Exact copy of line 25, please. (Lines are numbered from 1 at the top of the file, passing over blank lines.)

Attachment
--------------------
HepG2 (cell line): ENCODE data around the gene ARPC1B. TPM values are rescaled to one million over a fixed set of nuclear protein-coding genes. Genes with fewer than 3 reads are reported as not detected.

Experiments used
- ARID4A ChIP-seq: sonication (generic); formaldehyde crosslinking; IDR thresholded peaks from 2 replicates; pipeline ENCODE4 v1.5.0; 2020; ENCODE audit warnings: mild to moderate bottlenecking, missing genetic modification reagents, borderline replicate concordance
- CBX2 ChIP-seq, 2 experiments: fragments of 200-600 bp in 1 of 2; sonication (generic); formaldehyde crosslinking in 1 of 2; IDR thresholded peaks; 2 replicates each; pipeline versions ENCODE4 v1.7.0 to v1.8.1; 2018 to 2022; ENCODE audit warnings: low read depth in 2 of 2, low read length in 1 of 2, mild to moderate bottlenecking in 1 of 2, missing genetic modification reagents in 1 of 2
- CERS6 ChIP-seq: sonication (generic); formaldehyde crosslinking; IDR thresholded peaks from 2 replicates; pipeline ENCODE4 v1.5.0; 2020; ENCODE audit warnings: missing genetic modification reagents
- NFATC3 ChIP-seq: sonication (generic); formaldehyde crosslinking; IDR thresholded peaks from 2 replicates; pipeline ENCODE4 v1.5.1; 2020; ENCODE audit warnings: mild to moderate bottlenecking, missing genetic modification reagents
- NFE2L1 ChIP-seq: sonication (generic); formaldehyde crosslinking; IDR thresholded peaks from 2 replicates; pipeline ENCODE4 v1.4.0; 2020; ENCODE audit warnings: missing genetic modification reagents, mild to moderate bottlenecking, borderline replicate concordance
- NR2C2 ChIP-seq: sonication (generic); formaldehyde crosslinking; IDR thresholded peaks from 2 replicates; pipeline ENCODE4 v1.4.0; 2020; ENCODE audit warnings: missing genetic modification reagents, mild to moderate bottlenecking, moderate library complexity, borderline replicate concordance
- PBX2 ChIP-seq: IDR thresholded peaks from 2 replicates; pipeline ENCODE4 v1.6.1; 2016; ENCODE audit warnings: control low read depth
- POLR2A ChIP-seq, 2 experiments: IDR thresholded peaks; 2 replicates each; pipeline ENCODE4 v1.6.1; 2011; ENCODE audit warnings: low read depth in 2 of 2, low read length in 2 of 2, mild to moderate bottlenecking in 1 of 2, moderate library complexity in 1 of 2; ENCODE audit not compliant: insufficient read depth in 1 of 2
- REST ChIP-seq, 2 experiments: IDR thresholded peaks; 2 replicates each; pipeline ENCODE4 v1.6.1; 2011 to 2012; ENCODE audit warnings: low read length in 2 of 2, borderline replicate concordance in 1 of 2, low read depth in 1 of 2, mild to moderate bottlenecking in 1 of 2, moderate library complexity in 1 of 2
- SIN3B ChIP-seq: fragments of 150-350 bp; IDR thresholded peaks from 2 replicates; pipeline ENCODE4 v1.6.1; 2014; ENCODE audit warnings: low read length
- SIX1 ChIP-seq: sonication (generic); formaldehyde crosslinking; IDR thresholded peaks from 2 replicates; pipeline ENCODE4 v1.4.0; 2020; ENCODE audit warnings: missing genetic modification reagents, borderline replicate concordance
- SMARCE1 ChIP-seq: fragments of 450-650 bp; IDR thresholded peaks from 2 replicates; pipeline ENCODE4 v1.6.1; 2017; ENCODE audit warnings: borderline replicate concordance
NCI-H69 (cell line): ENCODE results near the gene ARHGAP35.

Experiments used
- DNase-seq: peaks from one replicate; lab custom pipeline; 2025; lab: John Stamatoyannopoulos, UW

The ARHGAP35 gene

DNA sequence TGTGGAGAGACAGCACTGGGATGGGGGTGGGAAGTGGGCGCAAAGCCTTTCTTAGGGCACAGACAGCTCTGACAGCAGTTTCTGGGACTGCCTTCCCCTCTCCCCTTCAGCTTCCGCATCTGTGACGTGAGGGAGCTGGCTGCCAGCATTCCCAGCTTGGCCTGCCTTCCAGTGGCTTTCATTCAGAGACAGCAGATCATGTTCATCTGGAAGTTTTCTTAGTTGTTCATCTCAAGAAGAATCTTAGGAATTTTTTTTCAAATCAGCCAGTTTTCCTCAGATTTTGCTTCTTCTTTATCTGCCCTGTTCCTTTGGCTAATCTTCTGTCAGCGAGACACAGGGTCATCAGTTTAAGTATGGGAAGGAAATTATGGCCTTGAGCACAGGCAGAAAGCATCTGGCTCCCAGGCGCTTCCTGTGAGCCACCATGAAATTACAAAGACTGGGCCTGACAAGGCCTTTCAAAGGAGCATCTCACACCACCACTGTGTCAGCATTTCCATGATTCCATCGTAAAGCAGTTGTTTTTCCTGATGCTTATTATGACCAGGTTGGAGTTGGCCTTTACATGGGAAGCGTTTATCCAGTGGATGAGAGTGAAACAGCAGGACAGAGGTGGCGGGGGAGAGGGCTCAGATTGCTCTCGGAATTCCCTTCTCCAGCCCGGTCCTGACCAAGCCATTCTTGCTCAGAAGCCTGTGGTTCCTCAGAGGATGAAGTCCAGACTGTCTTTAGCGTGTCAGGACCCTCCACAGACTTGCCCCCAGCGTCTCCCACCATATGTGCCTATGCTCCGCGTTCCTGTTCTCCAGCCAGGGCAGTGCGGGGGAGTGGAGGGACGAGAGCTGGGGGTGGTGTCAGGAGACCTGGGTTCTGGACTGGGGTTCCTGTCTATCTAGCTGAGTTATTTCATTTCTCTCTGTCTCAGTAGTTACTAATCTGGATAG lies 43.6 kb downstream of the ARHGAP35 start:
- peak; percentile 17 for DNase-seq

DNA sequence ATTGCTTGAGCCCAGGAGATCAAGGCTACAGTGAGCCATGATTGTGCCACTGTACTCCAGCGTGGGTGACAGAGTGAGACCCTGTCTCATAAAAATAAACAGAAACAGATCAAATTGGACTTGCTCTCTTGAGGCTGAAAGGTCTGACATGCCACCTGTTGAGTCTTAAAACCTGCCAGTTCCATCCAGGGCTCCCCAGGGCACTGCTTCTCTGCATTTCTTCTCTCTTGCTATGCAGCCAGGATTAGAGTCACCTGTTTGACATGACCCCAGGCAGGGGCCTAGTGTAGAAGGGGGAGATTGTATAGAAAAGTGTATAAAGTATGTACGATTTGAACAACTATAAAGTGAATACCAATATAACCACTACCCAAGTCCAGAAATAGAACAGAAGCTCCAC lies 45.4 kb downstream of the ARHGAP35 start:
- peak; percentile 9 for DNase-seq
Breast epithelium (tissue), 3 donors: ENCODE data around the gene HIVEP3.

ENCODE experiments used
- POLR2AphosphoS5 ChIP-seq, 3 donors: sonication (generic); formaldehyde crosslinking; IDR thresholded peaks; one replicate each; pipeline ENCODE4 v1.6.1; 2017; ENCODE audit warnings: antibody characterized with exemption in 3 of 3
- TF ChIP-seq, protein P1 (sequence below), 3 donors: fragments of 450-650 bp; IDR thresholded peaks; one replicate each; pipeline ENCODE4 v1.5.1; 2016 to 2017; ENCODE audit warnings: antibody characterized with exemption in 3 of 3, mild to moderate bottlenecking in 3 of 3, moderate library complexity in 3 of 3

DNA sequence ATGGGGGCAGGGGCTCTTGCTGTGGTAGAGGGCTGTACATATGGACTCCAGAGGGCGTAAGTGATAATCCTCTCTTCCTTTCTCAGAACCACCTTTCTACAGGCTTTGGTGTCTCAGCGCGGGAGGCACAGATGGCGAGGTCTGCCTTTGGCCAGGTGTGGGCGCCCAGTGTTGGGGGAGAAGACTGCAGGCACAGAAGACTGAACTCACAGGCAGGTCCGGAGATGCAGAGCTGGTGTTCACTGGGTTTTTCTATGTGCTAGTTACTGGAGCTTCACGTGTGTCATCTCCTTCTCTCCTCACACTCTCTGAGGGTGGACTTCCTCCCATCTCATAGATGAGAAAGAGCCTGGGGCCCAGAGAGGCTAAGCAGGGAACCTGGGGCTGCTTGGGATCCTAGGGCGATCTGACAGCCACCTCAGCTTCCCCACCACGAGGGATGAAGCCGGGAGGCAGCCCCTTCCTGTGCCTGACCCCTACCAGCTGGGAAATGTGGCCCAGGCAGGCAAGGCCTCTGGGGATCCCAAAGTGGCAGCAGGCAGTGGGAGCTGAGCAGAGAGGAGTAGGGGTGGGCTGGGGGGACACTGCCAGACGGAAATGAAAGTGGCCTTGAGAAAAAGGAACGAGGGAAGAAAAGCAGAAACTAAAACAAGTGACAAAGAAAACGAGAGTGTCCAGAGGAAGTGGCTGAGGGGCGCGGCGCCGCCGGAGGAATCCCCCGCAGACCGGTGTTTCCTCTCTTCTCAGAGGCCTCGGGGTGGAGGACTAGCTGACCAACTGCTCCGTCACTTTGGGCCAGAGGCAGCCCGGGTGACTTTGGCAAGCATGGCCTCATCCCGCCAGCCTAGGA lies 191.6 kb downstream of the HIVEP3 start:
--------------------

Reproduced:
- POLR2AphosphoS5 ChIP-seq, 3 donors: sonication (generic); formaldehyde crosslinking; IDR thresholded peaks; one replicate each; pipeline ENCODE4 v1.6.1; 2017; ENCODE audit warnings: antibody characterized with exemption in 3 of 3